Have you ever been unsure about which method you should use to cover your molded bra cup? Figuring out which direction to take can be an overwhelming task. But that’s why I created two princess seams patterns to help alleviate your sense of uncertainty.
But, a common question that I get is: “Do I really need a princess seam or dart on my molded bra cup?”
And the answer is: It depends. I made a quick video explaining the circumstances in which you could forgo a seam or dart, and circumstances in which seams/darts are necessary.
If you’re strapped for time (or may be unable to view the video at the moment), continue reading below.
There are two cases in which you can seamlessly and dartlessly (not a word lol) cover your molded bra cups.
- You can absolutely cover your molded bra cups by simply stretching fabric over your cup if you’re using a stiff molded bra cup.
- If you prefer to use soft molded bra cups, you can only cover your cup without seams or darts if your fabric is 195 GSM or lower and if your fabric has at least 75% stretch.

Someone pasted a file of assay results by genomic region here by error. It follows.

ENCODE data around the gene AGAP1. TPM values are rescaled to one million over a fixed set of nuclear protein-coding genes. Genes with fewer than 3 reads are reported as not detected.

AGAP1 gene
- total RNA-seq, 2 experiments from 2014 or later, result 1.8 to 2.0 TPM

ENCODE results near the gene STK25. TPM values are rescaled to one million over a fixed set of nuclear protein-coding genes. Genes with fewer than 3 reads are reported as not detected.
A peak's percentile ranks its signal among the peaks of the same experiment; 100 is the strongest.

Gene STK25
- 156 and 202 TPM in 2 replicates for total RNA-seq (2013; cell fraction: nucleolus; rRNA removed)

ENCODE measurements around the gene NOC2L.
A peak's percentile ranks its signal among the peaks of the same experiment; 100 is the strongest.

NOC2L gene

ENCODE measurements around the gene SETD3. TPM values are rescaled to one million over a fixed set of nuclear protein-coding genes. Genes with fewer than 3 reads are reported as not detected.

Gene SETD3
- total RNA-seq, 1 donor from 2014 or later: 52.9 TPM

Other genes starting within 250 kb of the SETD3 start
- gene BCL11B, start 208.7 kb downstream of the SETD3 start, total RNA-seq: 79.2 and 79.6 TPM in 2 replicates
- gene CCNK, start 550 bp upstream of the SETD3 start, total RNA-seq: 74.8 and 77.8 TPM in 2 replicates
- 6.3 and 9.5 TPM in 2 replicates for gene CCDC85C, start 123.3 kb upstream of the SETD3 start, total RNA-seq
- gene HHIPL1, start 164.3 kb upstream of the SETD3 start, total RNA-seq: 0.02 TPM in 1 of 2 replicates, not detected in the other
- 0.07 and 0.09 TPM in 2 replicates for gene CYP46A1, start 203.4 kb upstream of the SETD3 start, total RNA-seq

When you stretch a piece of fabric, its natural tendency is to want to rebound back to its original state. If your fabric requires a lot of force to stretch it, then you can expect its rebounding load to be just as great.
With that in mind, imagine anchoring your fabric to the sides of your molded bra cups using straight stitches. Now the edges of your cup will experience that rebounding load.
Stiff molded cups inherently have enough structure (a.k.a. stiffness) to withstand strong rebounding loads from your fabric. In contrast, if your fabric does not fit the criteria above for your soft molded cups, your soft molded cups will deform and invert under strong rebounding loads.
That is why it is necessary to have a lightweight and highly stretchy fabric if you opt to seamlessly cover your soft molded bra cups.
So, exactly how do princess seams or darts play a role?
A seam or a dart arrests the fabric’s rebound. Rather than fabric rebounding from one edge of the cup to the other edge, it will rebound from the edge of the cup to the seam/dart. Essentially, a seam or dart can cut the rebounding load in half and the cup won’t collapse or deform.
If you need help determining which method you should use for your molded bra cups, check out this flowchart:
Clear as mud, right?
If you have any follow up questions, please feel free to continue the discussion in the comments below! I’d love to hear from you and help you determine your best method 🙂
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